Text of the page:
Pueblo County, Colorado
Colorado Insane Asylum
Saturday October 23, 2004
CMHIP celebrates 125th anniversary
It was on this date in 1879 that the state hospital ushered in new era for treatment of mentally insane.
By GAYLE PEREZ
THE PUEBLO CHIEFTAIN
One-hundred twenty-five years ago today, a new era was established in Pueblo.
It was on Oct. 23, 1879, that the Colorado State Insane Asylum opened its doors to serve mentally ill patients from throughout the state.
Today the institution, now known as the the Colorado Mental Health Institute at Pueblo, continues that mission although there have been many changes in patients, treatment and the hospital itself.
In celebration of the 125th anniversary of the mental hospital's existence in Pueblo, CMHIP officials hosted a community open house on Friday at the institute's museum conference center.
“There's a lot of history behind the institute and the role it's played in the history of Pueblo, and it's something we wanted to share with the community,” said Nell Mitchell, a retired CMHIP employee and now the institute's volunteer historian.
“We wanted to have an open house to bring together people from the community, retirees and current employees who have memories of the hospital,” Mrs. Mitchell said.
She said legislation was passed on Oct. 8, 1879, providing for the establishment of the insane asylum. Only 15 days later, on Oct. 23, the hospital opened with a population of 14 patients.
The patients lived in a mansion owned by Colorado's first senator, George Chilcott. He had donated 40 acres and the house to begin the operation, then known as the Colorado State Insane Asylum.
Dr. Pembroke Thombs, who had been a military physician, became the hospital's first superintendent and oversaw the early growth of the hospital.
Hospital records show that by 1900 the patient load had increased to 500 people. In 1924, the number of patients had increased so much that the hospital purchased the former Woodcroft Asylum, a privately run mental hospital, to ease overcrowding.
Through the years, the hospital has withstood many changes - from its name change, to the size of the facility, to the direction of the treatment of patients admitted there.
In 1917, the hospital's name was changed to Colorado State Hospital, which remained in use until 1990 when it was renamed Colorado Mental Health Institute at Pueblo.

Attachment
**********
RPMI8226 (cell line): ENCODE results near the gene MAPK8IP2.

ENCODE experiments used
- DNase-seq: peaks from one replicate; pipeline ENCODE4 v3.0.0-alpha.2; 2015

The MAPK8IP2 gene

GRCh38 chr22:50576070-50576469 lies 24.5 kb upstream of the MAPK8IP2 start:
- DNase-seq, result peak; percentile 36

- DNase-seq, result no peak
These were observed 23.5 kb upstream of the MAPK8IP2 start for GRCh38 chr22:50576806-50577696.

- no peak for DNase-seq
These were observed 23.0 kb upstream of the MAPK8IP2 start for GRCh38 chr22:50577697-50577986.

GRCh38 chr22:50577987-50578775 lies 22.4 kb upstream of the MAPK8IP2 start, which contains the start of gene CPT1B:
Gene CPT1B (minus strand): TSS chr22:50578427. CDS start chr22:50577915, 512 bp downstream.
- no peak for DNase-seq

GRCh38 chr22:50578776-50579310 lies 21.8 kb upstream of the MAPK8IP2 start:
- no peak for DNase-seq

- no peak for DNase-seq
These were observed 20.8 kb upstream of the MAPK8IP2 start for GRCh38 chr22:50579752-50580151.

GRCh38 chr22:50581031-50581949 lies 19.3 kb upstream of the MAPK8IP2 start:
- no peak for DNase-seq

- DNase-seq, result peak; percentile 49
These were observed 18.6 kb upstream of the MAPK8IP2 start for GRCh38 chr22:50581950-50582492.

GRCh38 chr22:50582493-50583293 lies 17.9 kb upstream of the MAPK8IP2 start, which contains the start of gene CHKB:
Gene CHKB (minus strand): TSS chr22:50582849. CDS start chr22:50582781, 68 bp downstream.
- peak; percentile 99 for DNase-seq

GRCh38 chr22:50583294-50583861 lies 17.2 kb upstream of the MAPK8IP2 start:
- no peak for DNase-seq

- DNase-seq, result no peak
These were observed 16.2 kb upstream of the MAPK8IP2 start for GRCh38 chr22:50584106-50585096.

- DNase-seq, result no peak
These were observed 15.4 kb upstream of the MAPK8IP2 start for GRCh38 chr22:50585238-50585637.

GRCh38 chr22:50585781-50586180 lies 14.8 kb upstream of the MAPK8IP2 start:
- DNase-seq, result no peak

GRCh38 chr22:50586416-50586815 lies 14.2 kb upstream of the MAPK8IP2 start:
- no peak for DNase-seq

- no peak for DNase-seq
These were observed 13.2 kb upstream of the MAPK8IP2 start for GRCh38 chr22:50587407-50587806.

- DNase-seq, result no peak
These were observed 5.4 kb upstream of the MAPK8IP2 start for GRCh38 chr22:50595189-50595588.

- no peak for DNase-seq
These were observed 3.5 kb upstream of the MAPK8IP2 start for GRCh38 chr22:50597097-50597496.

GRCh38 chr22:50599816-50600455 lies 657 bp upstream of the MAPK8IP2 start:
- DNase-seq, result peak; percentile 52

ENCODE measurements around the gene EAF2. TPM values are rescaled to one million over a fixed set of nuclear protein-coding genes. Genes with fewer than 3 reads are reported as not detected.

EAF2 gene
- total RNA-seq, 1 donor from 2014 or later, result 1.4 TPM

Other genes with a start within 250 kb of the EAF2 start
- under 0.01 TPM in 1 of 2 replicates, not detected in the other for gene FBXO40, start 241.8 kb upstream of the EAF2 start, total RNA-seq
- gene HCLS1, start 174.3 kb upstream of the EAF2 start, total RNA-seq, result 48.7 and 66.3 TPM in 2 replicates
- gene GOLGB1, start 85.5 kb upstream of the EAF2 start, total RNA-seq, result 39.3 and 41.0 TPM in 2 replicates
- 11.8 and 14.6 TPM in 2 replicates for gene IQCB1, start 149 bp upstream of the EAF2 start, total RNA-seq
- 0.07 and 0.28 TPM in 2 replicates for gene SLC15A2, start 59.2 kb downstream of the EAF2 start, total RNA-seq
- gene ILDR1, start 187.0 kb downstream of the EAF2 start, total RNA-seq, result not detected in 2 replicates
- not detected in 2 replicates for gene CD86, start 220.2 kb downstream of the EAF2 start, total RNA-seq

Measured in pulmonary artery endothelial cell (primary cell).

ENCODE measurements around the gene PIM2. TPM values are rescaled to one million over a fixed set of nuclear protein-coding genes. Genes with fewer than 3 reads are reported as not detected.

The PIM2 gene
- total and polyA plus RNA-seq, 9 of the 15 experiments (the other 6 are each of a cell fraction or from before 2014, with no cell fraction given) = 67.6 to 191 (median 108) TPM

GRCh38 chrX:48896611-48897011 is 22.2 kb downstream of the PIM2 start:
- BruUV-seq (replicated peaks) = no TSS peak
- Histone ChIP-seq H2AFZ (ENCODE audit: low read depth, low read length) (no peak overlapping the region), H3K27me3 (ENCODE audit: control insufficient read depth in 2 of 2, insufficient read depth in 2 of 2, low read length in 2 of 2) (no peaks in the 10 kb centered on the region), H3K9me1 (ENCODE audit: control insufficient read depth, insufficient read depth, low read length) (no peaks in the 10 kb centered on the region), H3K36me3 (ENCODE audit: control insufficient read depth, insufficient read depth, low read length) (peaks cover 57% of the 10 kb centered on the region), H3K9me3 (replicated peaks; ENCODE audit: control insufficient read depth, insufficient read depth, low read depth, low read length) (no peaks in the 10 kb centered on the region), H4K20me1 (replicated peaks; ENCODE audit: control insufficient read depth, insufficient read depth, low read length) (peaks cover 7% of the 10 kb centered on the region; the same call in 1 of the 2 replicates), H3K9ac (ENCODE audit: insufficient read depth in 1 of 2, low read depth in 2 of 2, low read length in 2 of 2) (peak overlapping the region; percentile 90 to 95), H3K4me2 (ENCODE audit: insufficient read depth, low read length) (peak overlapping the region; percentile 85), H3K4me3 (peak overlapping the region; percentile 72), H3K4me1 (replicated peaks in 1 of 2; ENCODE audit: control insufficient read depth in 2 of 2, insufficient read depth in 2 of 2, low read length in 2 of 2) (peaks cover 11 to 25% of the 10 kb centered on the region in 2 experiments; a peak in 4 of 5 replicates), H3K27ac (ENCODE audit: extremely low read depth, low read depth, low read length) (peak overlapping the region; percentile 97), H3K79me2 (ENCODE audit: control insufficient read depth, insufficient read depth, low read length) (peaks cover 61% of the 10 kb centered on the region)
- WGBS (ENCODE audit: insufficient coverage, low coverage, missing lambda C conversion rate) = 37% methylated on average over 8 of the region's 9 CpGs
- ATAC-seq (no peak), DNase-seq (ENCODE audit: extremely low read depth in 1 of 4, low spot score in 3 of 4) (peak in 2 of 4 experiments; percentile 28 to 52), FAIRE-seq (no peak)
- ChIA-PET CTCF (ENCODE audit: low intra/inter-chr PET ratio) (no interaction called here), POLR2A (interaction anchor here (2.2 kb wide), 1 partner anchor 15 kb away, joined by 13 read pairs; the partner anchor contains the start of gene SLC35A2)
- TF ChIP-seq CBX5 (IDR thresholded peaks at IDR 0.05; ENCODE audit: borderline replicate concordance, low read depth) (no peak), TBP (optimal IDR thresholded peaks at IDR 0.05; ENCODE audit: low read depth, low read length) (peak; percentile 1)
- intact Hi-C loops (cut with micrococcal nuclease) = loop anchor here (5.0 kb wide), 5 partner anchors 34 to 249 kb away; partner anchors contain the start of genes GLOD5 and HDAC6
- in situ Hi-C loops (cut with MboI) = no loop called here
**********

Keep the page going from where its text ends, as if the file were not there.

The facility also expanded from the original Chilcott house to a campus of several buildings that now spreads over a 300-acre site.
Completed circa 1934, the two-story Mediterranean style residence has white stucco walls and a red tile roof. For 28 years it was the home of Dr. Frank Zimmerman, a pioneer in the humane treatment of the mentally ill who also fought for better salaries and facilities.
The former Superintendent's Residence now houses the CMHIP Museum. It also functions as a conference center for the Institute's staff. National Historic Register 9/26/1985, 5PE.527.2, 13th & Francisco
(photo courtesy of Denver Public Library)
The major change in patient care occurred in 1961, when the hospital went from a massive custodial institution to a modern psychiatric center.
At that time patients diagnosed with the same illnesses and coming from the same geographic or cultural backgrounds were housed together and treated by the same team, allowing more continuity in the patient's care, Mitchell said.
As a result of modern psychiatric care, the hospital's enrollment has decreased significantly since the early 1960s. It still continues, however, to offer a variety of psychiatric services.
CMHIP has continually played a role in the many changes in diagnosis and treatment of mental illnesses.
“We want people to come and share their memories of the hospital and at the same time have our new employees and people from the community learn more about the history of the hospital,” said Mitchell.
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|© Karen Mitchell |